Best known for its world famous theme parks, this year the city of Orlando has become one of the most important political cities in the US. Located in the heart of the key swing state of Florida, the city and surrounding area have become vital battlegrounds for both Donald Trump and Hillary Clinton.

Growing Orlando Hispanic population
Chart 1: The Hispanic population in Orlando has grown to over 30% in recent years. Source: Orange County Economic Development Department

IBTimes UK visited the city to speak with the influential people, groups and organisations that could help decide the result of this fiercely contested election.

Orlando-based political writer and analyst Frank Torres told IBTimes UK: "Both campaigns have determined that if they can get the Orlando area to swing their way, they can get Florida to end up in their column, and possibly win the [presidential] election".

Florida has voted Democrat in the previous two presidential elections in 2008 and 2012. However, it was the only state to be decided by less than 1% in 2012, when Barack Obama defeated Mitt Romney.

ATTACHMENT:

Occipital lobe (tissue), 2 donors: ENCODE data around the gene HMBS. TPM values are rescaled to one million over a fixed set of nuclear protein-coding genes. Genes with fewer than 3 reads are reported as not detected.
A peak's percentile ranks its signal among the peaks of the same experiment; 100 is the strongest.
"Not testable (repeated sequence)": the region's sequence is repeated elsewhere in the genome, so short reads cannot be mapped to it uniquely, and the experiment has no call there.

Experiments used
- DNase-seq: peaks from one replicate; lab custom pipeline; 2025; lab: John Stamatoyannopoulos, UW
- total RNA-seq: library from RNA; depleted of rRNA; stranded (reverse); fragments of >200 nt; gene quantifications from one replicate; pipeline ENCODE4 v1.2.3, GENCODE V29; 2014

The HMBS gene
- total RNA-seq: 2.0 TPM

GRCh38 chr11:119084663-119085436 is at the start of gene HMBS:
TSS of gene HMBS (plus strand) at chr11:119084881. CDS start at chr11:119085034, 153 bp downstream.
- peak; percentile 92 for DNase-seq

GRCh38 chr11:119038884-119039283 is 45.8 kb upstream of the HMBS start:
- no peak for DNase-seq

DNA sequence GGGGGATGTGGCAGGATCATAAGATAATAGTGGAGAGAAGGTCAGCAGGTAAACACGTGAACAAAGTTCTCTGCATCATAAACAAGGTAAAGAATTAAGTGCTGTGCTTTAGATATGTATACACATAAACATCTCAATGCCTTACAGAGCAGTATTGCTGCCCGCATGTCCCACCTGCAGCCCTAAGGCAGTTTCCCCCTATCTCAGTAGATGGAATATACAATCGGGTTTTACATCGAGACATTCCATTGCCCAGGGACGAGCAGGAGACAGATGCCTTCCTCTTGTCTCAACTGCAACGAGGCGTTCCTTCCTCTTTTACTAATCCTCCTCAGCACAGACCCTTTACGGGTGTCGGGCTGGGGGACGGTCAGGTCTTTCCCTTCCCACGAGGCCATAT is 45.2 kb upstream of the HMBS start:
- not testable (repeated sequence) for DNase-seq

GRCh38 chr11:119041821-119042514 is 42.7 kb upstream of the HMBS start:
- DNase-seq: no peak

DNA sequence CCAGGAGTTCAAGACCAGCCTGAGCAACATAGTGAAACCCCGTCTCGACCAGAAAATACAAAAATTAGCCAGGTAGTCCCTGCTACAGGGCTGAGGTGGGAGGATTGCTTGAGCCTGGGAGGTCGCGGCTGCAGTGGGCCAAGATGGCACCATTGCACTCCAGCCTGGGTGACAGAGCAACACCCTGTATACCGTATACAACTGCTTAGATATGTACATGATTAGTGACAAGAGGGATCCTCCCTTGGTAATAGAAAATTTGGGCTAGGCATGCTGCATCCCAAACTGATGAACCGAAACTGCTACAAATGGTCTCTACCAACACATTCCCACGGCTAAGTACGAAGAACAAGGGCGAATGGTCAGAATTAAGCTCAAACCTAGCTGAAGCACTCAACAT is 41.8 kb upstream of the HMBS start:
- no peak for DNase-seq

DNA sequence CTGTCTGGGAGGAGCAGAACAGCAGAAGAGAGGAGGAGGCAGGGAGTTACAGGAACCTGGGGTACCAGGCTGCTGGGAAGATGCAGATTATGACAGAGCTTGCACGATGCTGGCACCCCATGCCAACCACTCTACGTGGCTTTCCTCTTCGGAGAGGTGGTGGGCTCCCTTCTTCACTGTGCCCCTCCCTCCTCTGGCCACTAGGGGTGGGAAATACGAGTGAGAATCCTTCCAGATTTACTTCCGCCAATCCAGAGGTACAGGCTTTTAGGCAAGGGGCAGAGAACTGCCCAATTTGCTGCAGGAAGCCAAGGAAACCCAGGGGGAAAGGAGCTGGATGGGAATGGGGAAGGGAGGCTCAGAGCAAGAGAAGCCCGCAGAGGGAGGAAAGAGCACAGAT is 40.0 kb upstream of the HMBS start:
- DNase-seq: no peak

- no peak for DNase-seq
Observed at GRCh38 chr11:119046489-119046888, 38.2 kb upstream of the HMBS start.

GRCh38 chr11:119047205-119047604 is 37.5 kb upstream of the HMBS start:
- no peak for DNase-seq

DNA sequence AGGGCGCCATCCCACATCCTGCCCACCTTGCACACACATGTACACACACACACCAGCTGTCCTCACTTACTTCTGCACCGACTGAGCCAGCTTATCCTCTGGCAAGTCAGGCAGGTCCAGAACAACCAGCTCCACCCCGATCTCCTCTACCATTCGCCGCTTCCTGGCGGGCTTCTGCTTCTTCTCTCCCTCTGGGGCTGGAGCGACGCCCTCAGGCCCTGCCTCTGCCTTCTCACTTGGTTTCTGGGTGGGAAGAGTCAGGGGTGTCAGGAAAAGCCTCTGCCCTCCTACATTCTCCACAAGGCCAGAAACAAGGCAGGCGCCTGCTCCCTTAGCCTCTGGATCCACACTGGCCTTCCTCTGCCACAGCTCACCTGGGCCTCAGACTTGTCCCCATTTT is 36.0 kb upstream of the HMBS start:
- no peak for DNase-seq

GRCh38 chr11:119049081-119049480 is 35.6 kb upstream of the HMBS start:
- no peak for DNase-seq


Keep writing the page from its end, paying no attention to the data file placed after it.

Clinton will be hoping to continue this recent trend of Democratic victories in the state, knowing that Floridians have backed successful presidential candidates in nine out of the previous ten elections. However, her bitter rival Trump appears to be extremely popular in the area, winning 66 out of 67 counties during the Republican primaries, defeating Florida based politicians Jeb Bush and Marco Rubio.

Clinton will hope for support from the large minority populations in Orlando, especially from those of Latino and Hispanic descent. In recent years immigration from Puerto Rico and South American countries has meant these communities have grown in political influence in the city and across the state, with over 30% of Orlando's population now from a Latino or Hispanic background (see Chart 1).

Democrats also seems to have favour in the LGBTQ community after calling for tighter gun control in the wake of the Pulse nightclub shooting that left 49 people dead in June. Trump, on the other hand, has gained support from the influential yet controversial National Rifle Association over his policies on gun rights.

Despite her popularity with these groups, Clinton still faces a battle in Orlando. With numerous scandals affecting her campaign, a recent health scare, and the strong support for Trump with disenfranchised voters, victory for the former Secretary of State is far from guaranteed.